Carrie Etter's "marvellously pithy and eloquent collection bursts with repressed urges and shudders [...]. There is electricity in these poems, and a tactile, nervous energy. [...] The writing is keen and intimate, tainted with incipient regret, and more than a hint of the terrible power of recollection to distract and distort."
Richard Gwyn, Poetry Wales
"Etter's neat, tight free verse holds back from expressing explicit emotion, letting the reader feel it instead. [...] The best poems try to pinpoint consciousness changing moment by moment, and have their own integrity, as in 'Crowd of One':
For minutes, sometimes hours, a single tap
Meditating on this, the reader summons images of fertility, of Annunciation. You have to listen very hard to Etter's subtleties, and then your own answering imagination repays you."
Michele Roberts, The Warwick Review
"There is much to admire in Carrie Etter's The Tethers too. [...] hers is an assured, confident voice. There is a wide variety here in both form and subject matter and I particularly enjoyed the many pieces with a literary flavour; the prose poems, those which put a new spin on relationships and the ones which display flashes of wit. I also admired the range of shapes on the page and the spareness and economy."
Carole Bromley, The North
"In remarking the constancy of water, Etter overturns Catullus' cliché: that the words of women should be written on water, because both are untethered and trustless. Like "Millais' Ophelia" (another fine observational poem), Etter knows the weight of water, its bound composition. In "The Bonds", where the poem's title resonates through multiple discourses from chemistry to "the -ologies of more elusive chemistries", water reflects back history's constancy in mutability, coded through language's adaptable clarity, words like water's surface revealing hidden treasures in their depths. Findings rich and strange arrive with each re-reading."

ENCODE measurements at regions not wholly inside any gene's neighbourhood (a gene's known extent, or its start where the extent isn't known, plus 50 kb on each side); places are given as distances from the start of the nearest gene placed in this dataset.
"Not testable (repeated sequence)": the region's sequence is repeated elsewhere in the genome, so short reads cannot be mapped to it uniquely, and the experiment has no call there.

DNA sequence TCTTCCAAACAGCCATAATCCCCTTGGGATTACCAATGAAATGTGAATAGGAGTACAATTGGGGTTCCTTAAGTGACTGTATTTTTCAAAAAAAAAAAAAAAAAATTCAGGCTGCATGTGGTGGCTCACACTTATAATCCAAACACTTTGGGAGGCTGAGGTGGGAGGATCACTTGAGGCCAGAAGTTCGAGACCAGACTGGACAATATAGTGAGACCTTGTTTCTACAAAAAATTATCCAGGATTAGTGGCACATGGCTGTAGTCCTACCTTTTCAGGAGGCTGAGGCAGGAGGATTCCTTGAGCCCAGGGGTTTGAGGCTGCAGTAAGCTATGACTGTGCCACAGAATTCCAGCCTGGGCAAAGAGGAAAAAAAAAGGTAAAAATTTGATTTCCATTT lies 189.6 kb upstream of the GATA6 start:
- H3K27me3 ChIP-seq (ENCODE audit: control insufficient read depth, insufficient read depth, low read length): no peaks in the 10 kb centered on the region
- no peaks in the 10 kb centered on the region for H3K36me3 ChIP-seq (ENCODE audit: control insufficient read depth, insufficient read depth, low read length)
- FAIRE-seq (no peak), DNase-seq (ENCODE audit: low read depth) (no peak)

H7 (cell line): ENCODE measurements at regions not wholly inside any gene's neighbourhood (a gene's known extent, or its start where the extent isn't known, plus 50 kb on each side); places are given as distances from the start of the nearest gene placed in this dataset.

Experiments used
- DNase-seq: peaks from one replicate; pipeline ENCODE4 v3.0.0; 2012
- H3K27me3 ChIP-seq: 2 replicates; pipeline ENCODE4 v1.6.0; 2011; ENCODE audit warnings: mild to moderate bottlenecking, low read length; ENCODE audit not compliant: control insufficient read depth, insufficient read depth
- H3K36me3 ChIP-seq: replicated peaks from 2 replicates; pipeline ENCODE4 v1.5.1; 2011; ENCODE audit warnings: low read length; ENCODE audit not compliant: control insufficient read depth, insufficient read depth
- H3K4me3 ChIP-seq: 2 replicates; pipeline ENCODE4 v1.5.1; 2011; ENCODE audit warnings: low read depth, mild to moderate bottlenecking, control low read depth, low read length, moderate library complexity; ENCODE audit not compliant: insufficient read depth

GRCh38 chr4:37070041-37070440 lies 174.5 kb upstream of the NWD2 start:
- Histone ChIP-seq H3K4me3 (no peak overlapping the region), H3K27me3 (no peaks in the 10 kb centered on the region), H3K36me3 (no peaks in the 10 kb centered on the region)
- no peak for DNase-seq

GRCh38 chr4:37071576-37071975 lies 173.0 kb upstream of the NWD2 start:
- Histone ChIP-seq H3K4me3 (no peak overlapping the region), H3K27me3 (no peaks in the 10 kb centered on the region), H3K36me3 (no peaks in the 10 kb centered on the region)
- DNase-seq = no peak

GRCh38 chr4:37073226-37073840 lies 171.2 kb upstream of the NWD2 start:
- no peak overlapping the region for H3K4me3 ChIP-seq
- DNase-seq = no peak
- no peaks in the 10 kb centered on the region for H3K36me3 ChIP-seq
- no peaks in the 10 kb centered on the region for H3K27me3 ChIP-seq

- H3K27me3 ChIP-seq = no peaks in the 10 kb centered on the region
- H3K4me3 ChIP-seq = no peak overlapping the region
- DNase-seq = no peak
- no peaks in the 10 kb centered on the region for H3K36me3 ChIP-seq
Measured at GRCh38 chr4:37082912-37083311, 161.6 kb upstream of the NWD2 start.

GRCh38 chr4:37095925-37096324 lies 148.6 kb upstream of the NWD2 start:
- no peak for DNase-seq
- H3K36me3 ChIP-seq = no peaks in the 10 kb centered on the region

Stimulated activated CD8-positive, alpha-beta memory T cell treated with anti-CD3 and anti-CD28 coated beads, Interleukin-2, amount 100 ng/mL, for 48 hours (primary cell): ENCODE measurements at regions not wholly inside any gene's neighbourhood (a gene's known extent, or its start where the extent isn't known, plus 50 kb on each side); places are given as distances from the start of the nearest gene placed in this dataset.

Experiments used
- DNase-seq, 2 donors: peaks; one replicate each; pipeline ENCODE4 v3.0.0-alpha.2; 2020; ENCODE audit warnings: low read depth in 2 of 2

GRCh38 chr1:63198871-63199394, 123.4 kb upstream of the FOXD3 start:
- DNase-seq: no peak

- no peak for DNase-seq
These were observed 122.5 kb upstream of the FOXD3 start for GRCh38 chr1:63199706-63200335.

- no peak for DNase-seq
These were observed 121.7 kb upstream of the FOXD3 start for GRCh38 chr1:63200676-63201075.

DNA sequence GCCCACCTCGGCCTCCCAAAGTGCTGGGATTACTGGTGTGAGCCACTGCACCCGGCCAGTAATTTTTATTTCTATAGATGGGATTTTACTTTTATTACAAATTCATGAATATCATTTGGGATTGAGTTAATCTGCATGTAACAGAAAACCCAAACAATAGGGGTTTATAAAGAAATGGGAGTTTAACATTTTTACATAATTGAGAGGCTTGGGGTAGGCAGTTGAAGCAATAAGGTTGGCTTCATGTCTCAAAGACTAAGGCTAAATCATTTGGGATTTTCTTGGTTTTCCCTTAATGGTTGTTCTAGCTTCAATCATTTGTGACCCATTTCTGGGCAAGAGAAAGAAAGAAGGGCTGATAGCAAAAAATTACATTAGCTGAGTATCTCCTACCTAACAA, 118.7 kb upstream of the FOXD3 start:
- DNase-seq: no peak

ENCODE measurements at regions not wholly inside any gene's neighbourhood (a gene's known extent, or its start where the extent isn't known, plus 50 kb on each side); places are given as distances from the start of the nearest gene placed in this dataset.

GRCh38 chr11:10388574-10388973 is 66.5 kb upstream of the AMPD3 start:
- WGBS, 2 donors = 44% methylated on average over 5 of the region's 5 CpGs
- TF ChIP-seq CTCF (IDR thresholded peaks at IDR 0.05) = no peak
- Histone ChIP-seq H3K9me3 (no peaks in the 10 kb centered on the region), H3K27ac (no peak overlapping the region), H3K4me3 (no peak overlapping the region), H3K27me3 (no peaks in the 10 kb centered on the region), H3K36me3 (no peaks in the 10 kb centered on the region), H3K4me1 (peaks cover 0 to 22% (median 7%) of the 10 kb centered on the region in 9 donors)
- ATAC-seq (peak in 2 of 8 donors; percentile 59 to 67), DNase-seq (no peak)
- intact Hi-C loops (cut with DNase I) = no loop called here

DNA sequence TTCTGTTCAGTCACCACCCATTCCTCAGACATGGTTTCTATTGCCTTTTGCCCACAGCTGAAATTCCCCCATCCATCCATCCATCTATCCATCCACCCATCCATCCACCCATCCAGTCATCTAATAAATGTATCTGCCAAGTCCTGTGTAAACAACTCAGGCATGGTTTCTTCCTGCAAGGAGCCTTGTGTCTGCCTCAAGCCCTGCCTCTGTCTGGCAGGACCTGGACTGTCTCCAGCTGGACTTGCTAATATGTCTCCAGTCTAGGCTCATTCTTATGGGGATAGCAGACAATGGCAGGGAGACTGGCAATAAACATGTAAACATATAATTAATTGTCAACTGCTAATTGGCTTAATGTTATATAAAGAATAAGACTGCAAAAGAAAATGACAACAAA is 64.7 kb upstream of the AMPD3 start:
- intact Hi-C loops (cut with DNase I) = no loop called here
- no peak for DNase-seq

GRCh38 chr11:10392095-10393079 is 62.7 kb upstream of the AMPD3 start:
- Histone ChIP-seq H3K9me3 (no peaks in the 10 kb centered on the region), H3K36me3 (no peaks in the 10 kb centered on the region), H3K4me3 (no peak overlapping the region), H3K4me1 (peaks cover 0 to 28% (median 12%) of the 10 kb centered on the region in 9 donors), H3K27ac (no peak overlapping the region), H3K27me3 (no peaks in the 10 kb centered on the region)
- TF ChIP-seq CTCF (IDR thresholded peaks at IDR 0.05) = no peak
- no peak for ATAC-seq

"Many contemporary poets blow away in the gale of nihil and nonsense that life is becoming, but some still try to weather it – Carrie Etter is one of the few to have found strong roots to cling to, and one of the very few in whose lines one can discern the flesh-and-blood figure of a witness wholly alive, alert to the evidence, unsparing but unjudging, getting it down by heart. Sorrowing, glad, graceful, The Tethers is a rich and significant debut."
"The Tethers is full of highly intelligent, often finely cadenced and in the best sense measured poetry. Carrie Etter deftly fuses accents of modern America and England with a strong sense of the Classics. Nuanced, lyrical, occasionally humorous, these poems reveal time after time an acute sense of 'the rise and fall of what we cannot moor.'"
"Terse, wry, discreetly metaphysical, Carrie Etter's poems have the economy of good jokes. She touches her subjects obliquely, with tact: the fury and the mire are acknowledged but held at bay by this art of highly intelligent suggestion. A first book to be remarked."
At the question
of lung capacity,
the radiator pops
and hisses, a fox
can only be metaphor.
You and that hunk
of metal wheeze.
Sixth floor, Manhattan,
six a.m. winter dark
looks like so much
air to be had.
The fox is stealth.
I almost miss it.
Bracken, brambles, and bindweed obscure my castle
that would otherwise gleam in the midday sun.
I hauled the rock hither. I carved it into blocks.
I studied the history of architecture before I set a stone.
Perhaps gleam exaggerates the image.
Perhaps the walls’ pallor appears a sheer white
under the encroaching summer, and the buttresses
bear few but portentous fissures.
The castle also lacks a good bed, which is to say
that once I hack through this derisive vegetation,
I will mount the highest turret and wave my arm in grand sweeps.
I may hire some extras or bribe my friends to stand below.
I may drag the miles of bindweed down the corridors,
up the stairwells, and burn, burn, burn my fortress through.
Then may the pundits come and mourn.
Then may I lie on a kind mattress and dream of bungalows.
Both poems originally appeared in The Times Literary Supplement.